I've used up too much space to explain "adios, amoebas" right now, but if space and time allows I will explain later today or tomorrow.

I must be off.

Buckeye said...

Hi, again. I see we only have 58 comments so I'll explain "adios, amoebas". My new BFF, Juanita, is teaching me Spanish. We've been at it four times a week for a month, now, and I really enjoy working under her. (And over her, beside and in back of her). So far I've learned, "Dos mas cervezas, por favor" - two more beers, please, and "adios, amoebas and ola, amoebas" -good bye, friends and hello, friends. She charges $100.00 a visit and I asked her why it's so costly, especially since she has a "sumo" sized driver named Pedro and drives a Mercedes. She said she has to drive from her house in Mexico to Ohio four times a week and she wants to be fresh and alert when she arrives. I asked her why I've only learned three things in Spanish and she said, "Let's not rush things, 'El Poco Stupido' ". That's her pet name for me and she tells me it means "The Grand Stallion". I love it when she talks dirty!!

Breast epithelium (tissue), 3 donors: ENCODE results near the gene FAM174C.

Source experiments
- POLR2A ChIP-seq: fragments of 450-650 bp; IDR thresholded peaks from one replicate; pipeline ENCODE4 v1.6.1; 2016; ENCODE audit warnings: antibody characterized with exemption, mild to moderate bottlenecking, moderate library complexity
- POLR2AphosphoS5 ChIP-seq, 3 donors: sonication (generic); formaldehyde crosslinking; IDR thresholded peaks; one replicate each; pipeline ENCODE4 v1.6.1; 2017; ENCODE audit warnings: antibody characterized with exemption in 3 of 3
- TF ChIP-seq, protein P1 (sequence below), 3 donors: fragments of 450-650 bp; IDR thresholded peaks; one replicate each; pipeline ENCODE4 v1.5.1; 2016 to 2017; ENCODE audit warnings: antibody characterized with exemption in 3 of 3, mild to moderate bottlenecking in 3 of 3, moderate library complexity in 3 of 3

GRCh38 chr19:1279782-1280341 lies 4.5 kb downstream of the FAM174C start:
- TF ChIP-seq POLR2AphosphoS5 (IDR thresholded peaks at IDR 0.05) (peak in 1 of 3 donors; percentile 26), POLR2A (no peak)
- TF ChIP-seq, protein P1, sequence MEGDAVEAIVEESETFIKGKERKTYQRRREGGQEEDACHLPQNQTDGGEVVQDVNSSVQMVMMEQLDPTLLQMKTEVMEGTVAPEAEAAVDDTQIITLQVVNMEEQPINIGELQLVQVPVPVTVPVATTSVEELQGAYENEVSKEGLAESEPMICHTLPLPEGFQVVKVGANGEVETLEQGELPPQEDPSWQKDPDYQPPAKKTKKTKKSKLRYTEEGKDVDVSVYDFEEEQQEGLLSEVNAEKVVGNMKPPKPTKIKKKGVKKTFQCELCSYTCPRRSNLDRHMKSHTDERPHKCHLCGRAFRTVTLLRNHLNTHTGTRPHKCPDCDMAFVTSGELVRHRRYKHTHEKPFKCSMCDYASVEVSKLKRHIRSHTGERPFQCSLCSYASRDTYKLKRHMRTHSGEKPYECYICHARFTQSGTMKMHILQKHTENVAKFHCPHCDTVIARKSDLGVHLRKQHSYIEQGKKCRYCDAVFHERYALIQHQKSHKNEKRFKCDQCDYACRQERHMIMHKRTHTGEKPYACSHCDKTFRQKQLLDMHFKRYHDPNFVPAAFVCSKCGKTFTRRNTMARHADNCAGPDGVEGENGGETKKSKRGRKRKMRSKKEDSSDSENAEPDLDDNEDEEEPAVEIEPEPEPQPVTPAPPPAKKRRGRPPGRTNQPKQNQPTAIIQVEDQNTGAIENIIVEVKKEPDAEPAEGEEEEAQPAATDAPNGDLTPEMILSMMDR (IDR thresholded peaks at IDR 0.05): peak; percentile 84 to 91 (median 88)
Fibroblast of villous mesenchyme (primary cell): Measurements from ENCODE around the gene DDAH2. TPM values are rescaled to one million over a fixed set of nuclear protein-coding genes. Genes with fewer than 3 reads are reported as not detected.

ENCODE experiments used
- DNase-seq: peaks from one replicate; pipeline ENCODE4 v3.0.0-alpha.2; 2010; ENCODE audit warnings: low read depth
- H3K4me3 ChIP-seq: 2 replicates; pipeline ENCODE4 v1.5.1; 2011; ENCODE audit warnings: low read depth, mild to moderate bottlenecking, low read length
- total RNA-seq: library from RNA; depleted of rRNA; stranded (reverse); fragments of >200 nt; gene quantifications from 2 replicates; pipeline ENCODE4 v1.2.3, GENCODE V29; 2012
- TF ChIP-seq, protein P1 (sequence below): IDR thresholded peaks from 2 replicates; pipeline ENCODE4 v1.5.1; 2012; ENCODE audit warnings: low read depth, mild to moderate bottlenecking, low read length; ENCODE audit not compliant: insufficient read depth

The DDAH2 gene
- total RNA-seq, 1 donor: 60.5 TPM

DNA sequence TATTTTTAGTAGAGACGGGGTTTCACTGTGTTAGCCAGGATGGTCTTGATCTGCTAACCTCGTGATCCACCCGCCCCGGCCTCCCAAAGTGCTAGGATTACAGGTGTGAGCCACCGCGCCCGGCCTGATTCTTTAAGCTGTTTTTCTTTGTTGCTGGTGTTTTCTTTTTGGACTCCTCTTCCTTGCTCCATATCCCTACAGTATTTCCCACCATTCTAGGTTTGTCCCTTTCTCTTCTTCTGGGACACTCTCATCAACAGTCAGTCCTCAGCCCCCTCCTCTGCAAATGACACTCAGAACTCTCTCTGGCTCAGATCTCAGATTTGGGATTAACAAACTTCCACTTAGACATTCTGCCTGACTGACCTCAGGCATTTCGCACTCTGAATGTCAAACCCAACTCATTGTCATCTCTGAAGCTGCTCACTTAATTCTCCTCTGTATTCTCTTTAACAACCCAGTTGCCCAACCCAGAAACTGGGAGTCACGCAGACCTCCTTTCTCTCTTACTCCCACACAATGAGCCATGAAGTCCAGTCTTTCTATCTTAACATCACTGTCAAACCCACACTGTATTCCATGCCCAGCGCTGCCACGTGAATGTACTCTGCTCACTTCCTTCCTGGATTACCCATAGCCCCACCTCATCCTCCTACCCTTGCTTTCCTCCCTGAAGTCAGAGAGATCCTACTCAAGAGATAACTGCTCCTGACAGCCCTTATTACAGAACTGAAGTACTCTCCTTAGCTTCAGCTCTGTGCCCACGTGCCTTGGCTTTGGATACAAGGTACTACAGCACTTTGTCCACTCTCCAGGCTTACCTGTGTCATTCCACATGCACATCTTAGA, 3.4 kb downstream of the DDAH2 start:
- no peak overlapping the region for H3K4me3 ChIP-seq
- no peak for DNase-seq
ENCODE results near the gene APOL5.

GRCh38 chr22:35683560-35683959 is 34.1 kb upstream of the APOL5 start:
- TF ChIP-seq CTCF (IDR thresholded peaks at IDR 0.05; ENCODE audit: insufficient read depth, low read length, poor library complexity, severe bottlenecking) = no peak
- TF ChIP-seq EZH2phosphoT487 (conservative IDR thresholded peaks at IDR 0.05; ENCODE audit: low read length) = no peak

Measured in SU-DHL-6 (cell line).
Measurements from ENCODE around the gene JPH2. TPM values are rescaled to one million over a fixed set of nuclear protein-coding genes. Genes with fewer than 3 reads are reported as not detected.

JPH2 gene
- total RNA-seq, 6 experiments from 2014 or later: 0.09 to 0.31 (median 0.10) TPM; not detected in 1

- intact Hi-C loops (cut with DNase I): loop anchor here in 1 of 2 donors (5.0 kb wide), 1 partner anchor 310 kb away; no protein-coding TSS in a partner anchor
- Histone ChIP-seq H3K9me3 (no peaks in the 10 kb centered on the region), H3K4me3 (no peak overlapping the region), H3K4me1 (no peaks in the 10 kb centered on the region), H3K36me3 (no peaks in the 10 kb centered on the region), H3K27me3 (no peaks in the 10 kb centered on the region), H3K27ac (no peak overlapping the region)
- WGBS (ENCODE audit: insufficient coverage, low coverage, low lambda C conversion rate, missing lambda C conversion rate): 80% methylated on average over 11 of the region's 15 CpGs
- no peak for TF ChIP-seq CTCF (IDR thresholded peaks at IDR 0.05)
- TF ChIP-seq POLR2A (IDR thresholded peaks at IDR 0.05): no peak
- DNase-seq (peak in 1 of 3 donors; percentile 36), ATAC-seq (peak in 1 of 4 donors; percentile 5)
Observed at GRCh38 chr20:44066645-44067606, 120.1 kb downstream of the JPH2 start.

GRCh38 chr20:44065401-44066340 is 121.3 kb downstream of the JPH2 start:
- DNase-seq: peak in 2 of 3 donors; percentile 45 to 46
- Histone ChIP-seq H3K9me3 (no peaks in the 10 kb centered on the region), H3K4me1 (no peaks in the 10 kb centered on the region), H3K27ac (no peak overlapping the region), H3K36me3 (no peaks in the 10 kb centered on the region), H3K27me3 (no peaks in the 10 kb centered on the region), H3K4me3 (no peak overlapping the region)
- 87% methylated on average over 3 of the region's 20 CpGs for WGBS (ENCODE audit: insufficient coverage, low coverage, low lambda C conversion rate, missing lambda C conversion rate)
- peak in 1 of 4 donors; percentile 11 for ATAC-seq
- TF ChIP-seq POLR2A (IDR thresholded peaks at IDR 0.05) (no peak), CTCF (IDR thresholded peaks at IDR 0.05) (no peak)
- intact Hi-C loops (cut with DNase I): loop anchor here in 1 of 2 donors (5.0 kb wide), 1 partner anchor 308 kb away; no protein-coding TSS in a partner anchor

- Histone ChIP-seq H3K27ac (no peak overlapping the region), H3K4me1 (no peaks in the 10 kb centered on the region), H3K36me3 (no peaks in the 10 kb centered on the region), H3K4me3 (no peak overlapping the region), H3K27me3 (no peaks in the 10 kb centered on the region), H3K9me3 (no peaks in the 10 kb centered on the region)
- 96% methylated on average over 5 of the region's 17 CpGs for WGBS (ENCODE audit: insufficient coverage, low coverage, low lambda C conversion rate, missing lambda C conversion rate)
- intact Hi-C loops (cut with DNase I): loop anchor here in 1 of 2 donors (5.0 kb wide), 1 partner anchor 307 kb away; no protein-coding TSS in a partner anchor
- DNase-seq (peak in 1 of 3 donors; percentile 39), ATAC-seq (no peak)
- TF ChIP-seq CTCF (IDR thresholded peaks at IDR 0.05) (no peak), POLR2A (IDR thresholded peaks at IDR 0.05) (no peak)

carol said...

C.C. to answer your question at 1:12 "Who is Larry"..if was in reference to the Calla Lily picture link and when looking at it's "up-rightness", I thought it is not a "Lily"(as in a female name)but more like a "Larry" (male name). :)

Clear Ayes said...

Buckeye, yes, I have definitely missed your posts. I can understand Juanita's fascination...a Spanish speaking philosopher, who is also El Poco Stupido...what a catch!

I speak essential Spanish too. "Cafe con leche, por favor", before 11 AM and "Pina Colado, por favor", after 11 AM is just about all I've ever needed.

BTW, is AIRACE another of our long lost sisters?

C.C. "What's the special term for this kind of incompatibility = "income" + "pattable"? Pun?


"Does the "ice" in Ogden Nash "Reflections on Ice-Breaking" refer to drinks?"